Supreme Court enthusiasts only: A procedural twist
The Court’s masterful sleight of hand
One controversial aspect of the Court’s decision – which fascinated students of the Court and frustrated the litigants – was the Court’s reformulation of the initial question presented by Comcast. Comcast’s initial question focused precisely on the issue the majority ultimately addressed – whether the district court was required to consider merits arguments directly tied to Rule 23(b)(3)’s predominance requirement. Upon accepting Comcast’s petition, however, the Court reformulated the question to focus instead on whether the Plaintiffs’ evidence was admissible – an argument Comcast appeared to have waived.
The dissenting opinion was direct about calling the reformulation a mistake: “This case comes to the Court infected by our misguided reformulation of the question presented.” The majority opinion, written by Justice Scalia, addressed the issue more subtly (and only in a footnote). Instead of focusing on the problem with the reformulated question, the Court proactively stripped out the offending word “admissible,” and, in so doing, refocused on the predominance requirement of Rule 23(b)(3). The following illustrates what Justice Scalia appeared to accomplish: “Whether a district court may certify a class action without resolving whether the plaintiff class had introduced admissible evidence, including expert testimony, [sufficient] to show that the case is susceptible to awarding damages on a class-wide basis.”
Though the Court made only minor revisions to the text, the change in the focus of the certified question was significant. The admissibility issue, now eliminated, had been central to the parties’ briefing and oral argument; in fact, there was little substantive discussion at all regarding the Plaintiffs’ damages model. The majority’s skillful reformulation, however, managed to avoid the central problem created by the recertified question, and provided the Court’s opinion with newfound relevance.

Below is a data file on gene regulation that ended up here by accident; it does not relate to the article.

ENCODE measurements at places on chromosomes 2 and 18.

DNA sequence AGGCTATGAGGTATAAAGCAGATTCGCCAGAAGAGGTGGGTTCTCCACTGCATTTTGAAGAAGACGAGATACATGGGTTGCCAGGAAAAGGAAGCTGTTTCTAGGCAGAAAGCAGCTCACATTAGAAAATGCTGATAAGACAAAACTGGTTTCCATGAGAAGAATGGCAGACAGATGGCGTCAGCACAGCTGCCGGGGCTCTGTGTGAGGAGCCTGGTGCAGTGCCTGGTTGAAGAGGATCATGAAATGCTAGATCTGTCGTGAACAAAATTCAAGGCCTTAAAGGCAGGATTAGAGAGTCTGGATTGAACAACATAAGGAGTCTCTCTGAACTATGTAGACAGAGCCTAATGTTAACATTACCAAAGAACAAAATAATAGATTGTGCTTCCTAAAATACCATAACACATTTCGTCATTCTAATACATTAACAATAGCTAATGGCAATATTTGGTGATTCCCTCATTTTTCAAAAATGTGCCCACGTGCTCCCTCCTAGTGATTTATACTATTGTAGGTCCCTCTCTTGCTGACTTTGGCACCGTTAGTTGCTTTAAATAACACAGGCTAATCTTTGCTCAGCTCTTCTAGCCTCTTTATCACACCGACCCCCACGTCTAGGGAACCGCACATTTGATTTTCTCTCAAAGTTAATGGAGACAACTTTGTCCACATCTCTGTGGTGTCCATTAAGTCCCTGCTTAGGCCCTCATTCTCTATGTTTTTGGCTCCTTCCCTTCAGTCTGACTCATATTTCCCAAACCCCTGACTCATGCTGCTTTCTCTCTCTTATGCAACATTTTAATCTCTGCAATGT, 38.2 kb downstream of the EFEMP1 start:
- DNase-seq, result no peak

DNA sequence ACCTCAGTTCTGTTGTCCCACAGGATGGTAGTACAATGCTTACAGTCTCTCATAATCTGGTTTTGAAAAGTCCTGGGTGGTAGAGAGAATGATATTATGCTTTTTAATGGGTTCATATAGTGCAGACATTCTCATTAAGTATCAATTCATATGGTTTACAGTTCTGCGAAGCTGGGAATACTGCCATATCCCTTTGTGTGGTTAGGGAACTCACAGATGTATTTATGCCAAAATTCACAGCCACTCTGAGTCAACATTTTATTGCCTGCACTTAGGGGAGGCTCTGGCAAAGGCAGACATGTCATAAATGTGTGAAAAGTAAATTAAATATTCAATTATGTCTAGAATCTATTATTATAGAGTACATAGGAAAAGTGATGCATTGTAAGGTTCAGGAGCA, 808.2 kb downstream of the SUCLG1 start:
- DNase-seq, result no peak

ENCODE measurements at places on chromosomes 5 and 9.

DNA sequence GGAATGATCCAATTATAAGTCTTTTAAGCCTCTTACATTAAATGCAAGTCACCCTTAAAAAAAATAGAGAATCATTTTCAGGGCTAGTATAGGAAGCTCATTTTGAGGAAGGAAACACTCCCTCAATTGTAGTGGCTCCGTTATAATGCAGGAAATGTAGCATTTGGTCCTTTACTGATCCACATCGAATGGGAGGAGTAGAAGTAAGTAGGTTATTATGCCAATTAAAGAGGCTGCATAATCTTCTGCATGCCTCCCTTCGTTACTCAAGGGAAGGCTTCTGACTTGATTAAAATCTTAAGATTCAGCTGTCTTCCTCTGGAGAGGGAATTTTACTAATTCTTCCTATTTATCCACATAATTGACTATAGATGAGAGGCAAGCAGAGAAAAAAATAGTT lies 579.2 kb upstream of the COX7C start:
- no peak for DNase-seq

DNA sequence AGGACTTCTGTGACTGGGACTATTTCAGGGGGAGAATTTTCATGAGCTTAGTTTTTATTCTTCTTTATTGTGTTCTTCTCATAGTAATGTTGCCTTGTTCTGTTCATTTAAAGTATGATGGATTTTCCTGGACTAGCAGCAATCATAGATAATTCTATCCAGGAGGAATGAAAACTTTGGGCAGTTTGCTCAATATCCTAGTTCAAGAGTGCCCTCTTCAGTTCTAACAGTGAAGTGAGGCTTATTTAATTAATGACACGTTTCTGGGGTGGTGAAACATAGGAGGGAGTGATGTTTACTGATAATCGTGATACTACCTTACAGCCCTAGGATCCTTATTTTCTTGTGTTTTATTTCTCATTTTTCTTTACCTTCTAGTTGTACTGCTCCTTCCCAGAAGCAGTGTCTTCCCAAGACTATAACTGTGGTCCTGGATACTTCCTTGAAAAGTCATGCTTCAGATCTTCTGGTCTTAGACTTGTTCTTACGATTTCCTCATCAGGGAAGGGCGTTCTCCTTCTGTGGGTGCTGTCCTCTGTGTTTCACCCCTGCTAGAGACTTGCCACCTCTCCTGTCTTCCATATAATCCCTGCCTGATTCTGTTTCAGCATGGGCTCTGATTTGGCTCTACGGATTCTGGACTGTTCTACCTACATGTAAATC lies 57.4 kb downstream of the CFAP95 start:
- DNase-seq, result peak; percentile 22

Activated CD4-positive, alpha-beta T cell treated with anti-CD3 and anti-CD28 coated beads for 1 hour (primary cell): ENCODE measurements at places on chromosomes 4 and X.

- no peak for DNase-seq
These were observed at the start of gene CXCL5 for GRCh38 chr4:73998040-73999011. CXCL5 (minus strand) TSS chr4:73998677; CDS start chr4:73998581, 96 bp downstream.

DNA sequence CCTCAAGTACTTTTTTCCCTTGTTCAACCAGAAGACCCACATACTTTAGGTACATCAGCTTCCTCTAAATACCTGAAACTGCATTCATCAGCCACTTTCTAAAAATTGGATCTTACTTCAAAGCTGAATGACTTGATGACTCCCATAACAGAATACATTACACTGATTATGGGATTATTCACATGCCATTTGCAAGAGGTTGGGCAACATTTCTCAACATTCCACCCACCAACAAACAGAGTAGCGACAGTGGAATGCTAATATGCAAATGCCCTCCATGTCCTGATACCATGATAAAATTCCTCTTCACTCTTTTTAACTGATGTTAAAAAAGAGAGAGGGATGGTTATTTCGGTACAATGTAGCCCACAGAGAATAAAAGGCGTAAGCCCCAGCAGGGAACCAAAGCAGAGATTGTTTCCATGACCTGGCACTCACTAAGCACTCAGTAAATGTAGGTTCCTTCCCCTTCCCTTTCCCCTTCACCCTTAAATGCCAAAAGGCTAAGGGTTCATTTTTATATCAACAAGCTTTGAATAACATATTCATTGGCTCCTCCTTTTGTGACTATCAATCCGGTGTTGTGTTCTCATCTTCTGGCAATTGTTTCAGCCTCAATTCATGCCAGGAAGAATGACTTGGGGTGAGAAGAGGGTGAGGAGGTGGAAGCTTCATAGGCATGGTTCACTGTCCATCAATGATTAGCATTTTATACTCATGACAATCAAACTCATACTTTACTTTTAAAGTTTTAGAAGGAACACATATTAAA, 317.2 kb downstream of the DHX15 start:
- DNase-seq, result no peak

Importance to the Supreme Court practitioner
In addition to its obvious significance for class certification, Comcast may become important precedent for future litigants seeking to have that the Court consider issues beyond the certified question. The dissent raised a strong opposition against circumventing the question presented, highlighting the risk of inaccurate judicial decisionmaking, and the potential unfairness to respondents and the courts below. Nonetheless, future parties must now consider the possibility that the Court will address and rule on issues beyond the certified question.